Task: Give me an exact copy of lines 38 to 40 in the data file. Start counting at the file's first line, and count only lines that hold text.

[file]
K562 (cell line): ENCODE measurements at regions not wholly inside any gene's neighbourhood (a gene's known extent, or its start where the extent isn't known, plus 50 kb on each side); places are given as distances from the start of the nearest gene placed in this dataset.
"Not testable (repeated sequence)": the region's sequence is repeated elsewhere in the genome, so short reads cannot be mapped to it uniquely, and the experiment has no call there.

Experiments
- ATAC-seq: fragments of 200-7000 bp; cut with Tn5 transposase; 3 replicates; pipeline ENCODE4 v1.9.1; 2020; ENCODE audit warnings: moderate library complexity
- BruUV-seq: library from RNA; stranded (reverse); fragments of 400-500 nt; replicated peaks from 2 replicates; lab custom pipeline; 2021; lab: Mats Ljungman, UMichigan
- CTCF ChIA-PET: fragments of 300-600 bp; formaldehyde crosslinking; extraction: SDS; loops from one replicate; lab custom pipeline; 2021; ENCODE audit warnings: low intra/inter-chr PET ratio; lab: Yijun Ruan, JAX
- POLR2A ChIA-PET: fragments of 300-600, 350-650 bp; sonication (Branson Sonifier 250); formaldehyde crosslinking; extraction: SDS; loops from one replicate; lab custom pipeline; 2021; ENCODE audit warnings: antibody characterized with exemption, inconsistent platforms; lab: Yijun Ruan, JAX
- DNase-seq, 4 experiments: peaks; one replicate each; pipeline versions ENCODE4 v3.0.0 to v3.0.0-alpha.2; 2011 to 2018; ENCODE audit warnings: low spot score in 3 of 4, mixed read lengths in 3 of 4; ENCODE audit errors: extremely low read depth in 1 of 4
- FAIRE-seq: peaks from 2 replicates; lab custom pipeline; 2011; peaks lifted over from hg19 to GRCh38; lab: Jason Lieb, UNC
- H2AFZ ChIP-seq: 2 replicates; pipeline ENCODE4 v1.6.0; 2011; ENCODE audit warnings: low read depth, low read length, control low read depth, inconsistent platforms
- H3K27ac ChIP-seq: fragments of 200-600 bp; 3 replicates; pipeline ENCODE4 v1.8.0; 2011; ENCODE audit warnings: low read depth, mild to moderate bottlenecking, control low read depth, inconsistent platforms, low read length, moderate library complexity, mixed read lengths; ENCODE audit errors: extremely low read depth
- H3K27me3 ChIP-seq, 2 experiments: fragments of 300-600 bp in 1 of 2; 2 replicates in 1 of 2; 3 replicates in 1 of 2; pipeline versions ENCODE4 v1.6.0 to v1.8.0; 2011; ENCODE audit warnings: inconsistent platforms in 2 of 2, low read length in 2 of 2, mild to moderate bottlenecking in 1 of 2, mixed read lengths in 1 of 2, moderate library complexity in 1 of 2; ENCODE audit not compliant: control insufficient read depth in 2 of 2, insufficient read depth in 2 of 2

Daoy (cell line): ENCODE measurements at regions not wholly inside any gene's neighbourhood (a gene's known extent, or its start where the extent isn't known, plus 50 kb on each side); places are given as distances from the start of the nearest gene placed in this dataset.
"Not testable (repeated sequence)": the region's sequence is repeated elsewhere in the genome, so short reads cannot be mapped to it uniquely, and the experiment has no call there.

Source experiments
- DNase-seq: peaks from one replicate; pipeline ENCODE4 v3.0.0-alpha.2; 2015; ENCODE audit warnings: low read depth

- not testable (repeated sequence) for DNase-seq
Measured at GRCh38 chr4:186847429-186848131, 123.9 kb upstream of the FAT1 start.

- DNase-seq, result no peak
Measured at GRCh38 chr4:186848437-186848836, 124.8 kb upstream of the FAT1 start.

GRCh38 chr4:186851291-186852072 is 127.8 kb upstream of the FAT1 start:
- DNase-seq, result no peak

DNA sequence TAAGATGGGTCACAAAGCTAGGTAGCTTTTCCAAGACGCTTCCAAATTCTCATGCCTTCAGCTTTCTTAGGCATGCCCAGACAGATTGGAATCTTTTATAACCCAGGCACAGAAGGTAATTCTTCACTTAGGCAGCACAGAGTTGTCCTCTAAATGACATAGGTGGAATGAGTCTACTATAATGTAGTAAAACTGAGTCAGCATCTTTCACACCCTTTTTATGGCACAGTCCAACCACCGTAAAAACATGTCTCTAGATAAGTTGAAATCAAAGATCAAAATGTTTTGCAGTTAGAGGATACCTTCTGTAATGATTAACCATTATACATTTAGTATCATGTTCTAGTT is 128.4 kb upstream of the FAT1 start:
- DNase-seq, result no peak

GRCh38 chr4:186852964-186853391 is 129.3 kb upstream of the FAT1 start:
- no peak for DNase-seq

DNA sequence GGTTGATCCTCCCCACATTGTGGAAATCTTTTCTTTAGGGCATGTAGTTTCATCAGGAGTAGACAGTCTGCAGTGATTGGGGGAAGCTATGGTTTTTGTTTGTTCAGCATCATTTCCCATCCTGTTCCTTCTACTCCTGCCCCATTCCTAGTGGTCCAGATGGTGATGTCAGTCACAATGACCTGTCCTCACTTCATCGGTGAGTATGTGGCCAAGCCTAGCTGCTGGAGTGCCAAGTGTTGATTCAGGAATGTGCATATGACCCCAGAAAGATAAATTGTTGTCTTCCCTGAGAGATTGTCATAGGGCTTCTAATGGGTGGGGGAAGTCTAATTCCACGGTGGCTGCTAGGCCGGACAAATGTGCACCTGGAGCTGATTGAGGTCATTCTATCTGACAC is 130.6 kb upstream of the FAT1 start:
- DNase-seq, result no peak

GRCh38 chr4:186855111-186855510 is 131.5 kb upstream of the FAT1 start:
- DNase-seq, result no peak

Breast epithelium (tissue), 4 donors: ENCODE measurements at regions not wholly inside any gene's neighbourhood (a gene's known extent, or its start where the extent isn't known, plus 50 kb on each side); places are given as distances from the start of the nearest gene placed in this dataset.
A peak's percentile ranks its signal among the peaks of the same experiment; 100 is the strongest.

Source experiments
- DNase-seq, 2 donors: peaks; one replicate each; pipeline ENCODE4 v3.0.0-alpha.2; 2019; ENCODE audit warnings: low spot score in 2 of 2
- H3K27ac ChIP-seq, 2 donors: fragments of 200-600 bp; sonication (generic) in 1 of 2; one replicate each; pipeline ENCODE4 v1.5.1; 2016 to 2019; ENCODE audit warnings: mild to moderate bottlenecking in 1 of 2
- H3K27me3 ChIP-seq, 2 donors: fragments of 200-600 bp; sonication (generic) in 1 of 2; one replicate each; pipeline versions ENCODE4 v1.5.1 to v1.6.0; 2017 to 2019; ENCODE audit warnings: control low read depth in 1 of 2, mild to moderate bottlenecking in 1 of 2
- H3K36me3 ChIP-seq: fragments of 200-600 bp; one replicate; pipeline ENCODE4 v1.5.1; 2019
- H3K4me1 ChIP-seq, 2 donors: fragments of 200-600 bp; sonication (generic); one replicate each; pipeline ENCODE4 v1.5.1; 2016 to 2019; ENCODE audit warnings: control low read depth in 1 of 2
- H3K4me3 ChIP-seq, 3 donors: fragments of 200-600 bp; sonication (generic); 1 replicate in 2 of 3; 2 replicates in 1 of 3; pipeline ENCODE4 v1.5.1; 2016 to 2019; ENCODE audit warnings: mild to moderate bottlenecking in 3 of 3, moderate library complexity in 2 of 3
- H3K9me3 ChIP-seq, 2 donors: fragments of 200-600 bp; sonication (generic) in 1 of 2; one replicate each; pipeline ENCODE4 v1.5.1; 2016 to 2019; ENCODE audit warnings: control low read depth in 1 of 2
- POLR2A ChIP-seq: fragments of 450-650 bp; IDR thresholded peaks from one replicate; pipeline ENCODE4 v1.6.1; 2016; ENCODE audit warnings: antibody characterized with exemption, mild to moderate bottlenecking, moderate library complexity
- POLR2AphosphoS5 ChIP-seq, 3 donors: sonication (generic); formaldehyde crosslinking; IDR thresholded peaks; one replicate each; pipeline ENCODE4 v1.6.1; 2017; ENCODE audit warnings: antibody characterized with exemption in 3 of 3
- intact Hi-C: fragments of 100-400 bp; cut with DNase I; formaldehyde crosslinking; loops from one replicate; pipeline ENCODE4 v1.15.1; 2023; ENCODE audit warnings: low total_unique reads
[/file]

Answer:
- H3K4me1 ChIP-seq, 2 donors: fragments of 200-600 bp; sonication (generic); one replicate each; pipeline ENCODE4 v1.5.1; 2016 to 2019; ENCODE audit warnings: control low read depth in 1 of 2
- H3K4me3 ChIP-seq, 3 donors: fragments of 200-600 bp; sonication (generic); 1 replicate in 2 of 3; 2 replicates in 1 of 3; pipeline ENCODE4 v1.5.1; 2016 to 2019; ENCODE audit warnings: mild to moderate bottlenecking in 3 of 3, moderate library complexity in 2 of 3
- H3K9me3 ChIP-seq, 2 donors: fragments of 200-600 bp; sonication (generic) in 1 of 2; one replicate each; pipeline ENCODE4 v1.5.1; 2016 to 2019; ENCODE audit warnings: control low read depth in 1 of 2